It's important to contribute steadily to a retirement savings plan throughout your career. That way, you'll have money to tap in addition to the monthly benefits you're able to collect from Social Security.

Now you'll generally hear that it's wise to invest your retirement savings rather than leave your IRA or 401(k) plan sitting in cash. You need your savings to grow to outpace inflation and score yourself an adequate amount of buying power down the line.

But what if your IRA or 401(k) plan is down this year? If that's the case, you're in good company. The stock market has had an extremely volatile run, and we don't even know what the last two months of 2022 have in store. And so if you're seeing losses in your retirement plan, here's what to do.

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1. Don't panic if retirement isn't close

If you're years away from retirement, then a down portfolio actually shouldn't throw you too much. Sure, it can be unsettling to see the value of your investments plunge. But if you're not retiring for another 20 years, then the events of 2022 could end up being totally insignificant in the grand scheme of your investing window.

2. Make changes if retirement is near

If you're on the cusp of retirement and your IRA or 401(k) is down, you're unfortunately in a different boat than someone who has years to wait for a stock market recovery. Now you don't need to panic if you're supposed to be retiring, say, next year. But you should check up on your portfolio to see how much of it is in cash.

If you've taken a major loss on the investment side but have enough of your assets in cash to cover a year or two of bills, then your retirement plans may not be compromised at all. Otherwise, you might need to consider postponing your workforce exit to give your portfolio some time to recover.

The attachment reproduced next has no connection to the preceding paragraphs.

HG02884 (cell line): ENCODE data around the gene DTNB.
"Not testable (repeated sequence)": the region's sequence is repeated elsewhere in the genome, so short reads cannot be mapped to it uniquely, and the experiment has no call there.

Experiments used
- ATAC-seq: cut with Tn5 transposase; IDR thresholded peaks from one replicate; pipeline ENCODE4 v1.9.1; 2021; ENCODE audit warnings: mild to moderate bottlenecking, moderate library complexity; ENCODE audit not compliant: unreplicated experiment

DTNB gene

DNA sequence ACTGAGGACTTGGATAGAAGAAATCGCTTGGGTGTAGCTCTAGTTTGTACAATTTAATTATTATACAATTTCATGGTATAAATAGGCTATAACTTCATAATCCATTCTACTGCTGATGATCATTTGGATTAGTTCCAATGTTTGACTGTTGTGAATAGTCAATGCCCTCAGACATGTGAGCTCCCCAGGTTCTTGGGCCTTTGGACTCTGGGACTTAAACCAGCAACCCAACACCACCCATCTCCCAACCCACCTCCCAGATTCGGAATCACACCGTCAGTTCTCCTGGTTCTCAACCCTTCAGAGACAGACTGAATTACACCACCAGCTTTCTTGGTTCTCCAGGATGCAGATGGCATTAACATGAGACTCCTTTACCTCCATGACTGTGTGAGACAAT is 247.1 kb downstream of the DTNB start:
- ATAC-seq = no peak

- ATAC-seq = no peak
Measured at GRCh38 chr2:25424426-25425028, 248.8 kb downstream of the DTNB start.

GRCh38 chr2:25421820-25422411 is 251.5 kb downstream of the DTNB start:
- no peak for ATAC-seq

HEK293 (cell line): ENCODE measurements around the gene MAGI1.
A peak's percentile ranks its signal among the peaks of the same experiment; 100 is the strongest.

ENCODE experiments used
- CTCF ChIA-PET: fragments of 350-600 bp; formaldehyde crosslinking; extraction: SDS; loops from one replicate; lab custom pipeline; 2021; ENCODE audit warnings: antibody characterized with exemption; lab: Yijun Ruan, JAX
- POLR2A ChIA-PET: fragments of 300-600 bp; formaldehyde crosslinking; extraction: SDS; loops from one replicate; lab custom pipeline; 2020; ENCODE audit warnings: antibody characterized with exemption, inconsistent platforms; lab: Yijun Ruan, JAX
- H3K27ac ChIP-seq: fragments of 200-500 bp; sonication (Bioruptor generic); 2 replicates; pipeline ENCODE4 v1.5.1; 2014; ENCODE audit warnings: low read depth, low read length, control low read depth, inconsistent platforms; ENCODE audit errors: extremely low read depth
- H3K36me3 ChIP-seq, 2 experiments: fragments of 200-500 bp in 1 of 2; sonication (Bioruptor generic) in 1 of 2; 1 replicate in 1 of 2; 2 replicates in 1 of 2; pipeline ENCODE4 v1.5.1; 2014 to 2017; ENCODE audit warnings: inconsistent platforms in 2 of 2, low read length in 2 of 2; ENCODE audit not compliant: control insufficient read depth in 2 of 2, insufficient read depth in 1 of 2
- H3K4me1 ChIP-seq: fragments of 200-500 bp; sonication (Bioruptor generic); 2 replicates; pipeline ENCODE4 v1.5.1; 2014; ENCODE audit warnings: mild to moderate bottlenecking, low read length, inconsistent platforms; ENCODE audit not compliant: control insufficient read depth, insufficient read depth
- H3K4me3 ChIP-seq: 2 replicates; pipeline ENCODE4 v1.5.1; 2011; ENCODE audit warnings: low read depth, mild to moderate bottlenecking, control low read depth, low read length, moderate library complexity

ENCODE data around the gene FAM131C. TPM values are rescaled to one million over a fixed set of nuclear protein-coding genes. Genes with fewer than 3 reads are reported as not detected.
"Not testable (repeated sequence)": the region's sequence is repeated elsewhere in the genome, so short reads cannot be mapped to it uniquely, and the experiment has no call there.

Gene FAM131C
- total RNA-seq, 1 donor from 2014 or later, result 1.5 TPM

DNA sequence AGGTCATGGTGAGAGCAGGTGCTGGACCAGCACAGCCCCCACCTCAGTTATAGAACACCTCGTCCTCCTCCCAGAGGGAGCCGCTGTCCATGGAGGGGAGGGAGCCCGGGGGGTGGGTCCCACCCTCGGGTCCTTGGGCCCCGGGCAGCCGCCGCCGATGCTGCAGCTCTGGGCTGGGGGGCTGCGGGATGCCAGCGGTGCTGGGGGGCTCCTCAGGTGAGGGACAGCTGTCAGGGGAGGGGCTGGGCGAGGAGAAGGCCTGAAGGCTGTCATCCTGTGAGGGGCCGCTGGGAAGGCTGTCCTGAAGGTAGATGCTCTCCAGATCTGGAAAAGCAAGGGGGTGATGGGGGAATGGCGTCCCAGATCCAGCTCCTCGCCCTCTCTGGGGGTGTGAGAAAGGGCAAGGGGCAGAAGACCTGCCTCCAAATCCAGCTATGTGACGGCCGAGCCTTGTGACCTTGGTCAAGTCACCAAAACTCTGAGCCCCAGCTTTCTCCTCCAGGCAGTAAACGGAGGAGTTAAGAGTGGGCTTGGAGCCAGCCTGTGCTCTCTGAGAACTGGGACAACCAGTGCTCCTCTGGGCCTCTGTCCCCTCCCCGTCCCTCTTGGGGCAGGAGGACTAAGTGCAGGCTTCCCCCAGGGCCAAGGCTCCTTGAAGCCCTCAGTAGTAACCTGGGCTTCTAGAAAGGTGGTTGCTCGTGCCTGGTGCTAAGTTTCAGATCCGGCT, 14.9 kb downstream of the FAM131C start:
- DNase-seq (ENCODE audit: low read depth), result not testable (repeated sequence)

It also pays to look at moving some of your assets out of stocks and into safer alternatives, like bonds. Of course, the tricky thing right now is that cashing out stocks will likely mean taking a loss -- which is yet another reason to consider pushing yourself to work a bit longer if your IRA or 401(k) has taken a very large hit.

3. Make sure your portfolio is diverse

The better time to shift assets around in your portfolio is generally when the market is up, not down. But if you review your investments and find that you have too much money in a particular market segment, it may be time to make some changes.

Even if you have an IRA that allows you to put money into individual stocks (whereas 401(k)s typically limit you to different fund choices), you might still want to move some of your money into broad market index funds for added diversification. And index funds are a great bet for a 401(k), too, since their fees tend to be significantly lower than those charged by their actively managed counterparts.

A lot of people are seeing year-to-date losses in their retirement plans right now. Obviously, that's not something to be happy about. But you shouldn't assume your retirement is doomed. Even if that phase of life is right around the corner, you may be in a position to adjust your plans so a volatile market in 2022 doesn't have to sentence you to years of financial upheaval.